Happy and safe travels!

This content is accurate and true to the best of the author’s knowledge and is not meant to substitute for formal and individualized advice from a qualified professional.

© 2020 Bill De Giulio

How do you feel about traveling during a pandemic?

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    • bdegiulio profile imageAUTHOR

      Bill De Giulio 

      5 days ago from Massachusetts

      Hi Adrienne. We are in the same boat having canceled a couple of trips already. We are hoping things improve later in the year and into 2021. Until then we may take a few road-trips, but nothing that will involve getting on an airplane. Stay safe and have a great day.

    • alexadry profile image

      Adrienne Farricelli 

      5 days ago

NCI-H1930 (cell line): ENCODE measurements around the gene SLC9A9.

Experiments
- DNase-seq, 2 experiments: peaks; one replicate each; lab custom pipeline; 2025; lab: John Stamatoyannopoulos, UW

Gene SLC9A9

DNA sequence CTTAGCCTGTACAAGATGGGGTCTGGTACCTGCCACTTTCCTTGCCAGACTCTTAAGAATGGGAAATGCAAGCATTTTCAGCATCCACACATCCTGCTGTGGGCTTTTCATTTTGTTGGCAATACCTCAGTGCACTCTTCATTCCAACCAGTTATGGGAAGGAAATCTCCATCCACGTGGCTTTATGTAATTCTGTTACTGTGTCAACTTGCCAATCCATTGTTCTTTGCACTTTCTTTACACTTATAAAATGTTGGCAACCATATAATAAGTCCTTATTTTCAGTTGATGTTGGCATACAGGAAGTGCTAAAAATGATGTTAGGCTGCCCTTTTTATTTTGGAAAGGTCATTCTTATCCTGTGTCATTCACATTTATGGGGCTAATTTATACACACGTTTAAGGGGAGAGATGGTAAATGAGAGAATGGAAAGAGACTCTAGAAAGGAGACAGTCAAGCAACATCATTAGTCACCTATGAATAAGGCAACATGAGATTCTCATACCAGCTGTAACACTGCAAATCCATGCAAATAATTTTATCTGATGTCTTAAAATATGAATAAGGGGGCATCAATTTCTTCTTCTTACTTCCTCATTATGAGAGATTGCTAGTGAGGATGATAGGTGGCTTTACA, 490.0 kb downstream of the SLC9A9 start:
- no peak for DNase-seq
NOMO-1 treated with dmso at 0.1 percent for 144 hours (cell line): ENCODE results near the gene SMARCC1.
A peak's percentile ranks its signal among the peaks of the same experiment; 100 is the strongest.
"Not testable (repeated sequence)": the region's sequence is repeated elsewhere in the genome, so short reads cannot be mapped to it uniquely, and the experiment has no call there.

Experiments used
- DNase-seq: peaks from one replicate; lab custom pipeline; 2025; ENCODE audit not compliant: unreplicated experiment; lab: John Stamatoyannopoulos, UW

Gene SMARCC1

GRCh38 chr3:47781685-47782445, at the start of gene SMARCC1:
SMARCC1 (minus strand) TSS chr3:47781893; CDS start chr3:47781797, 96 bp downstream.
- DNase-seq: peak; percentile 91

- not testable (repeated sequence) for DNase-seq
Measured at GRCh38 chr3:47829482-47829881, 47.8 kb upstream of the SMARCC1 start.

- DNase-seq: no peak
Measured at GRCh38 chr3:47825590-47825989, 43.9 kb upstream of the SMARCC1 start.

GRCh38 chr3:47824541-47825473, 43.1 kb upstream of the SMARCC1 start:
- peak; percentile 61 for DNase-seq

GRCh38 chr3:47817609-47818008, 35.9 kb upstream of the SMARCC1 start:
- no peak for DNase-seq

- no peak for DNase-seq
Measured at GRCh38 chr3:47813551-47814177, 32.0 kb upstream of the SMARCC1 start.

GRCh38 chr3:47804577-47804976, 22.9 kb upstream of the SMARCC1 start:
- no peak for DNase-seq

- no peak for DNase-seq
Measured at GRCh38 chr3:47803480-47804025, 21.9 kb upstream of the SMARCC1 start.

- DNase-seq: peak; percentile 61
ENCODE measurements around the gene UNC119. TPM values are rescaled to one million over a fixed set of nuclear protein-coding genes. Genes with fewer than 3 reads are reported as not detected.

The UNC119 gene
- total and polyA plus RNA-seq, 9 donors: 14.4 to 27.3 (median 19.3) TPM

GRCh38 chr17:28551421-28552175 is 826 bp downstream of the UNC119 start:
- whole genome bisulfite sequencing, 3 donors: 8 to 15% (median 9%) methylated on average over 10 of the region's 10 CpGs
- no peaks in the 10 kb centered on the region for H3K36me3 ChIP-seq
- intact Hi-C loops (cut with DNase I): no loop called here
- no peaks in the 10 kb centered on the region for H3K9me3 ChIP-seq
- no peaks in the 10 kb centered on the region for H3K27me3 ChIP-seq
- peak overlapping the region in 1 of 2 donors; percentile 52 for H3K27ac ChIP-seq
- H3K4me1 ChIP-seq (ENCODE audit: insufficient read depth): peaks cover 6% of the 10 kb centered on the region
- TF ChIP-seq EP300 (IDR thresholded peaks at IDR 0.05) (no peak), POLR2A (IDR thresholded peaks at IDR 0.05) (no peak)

Hubby and I had a lot of plans for traveling this summer, but apparently they are not going to happen. Too many risks, and although airline and cruise companies seem like they are taking many measures to keep travelers protected, all these restrictions take away all of the fun, so we're willing to wait in hopes of better times.

    • bdegiulio profile imageAUTHOR

      Bill De Giulio 

      6 days ago from Massachusetts

      Thank you, Viet. We will travel again also, when the time is right. I do think that technology will help make the experience safer for everyone. There really is no downside to traveling light. Thanks for stopping by to comment, have a great day.

    • punacoast profile image

      Viet Doan 

      6 days ago from Big Island, Hawaii

      As a hopeless optimist, I believe we will travel again. We will adapt and carry on. I will definitely travel again. My curiosity about this amazing world will win over my fear. Like that sugary Titanic song, my heart - and my suitcase - will go on! For now, I'm content with gawking at YouTube videos of places I dream to visit. (I'm obsessed with Malta lately!). Speaking about suitcase, Bill, you brought up a good point to ponder: baggage claim area. One more reason to travel light!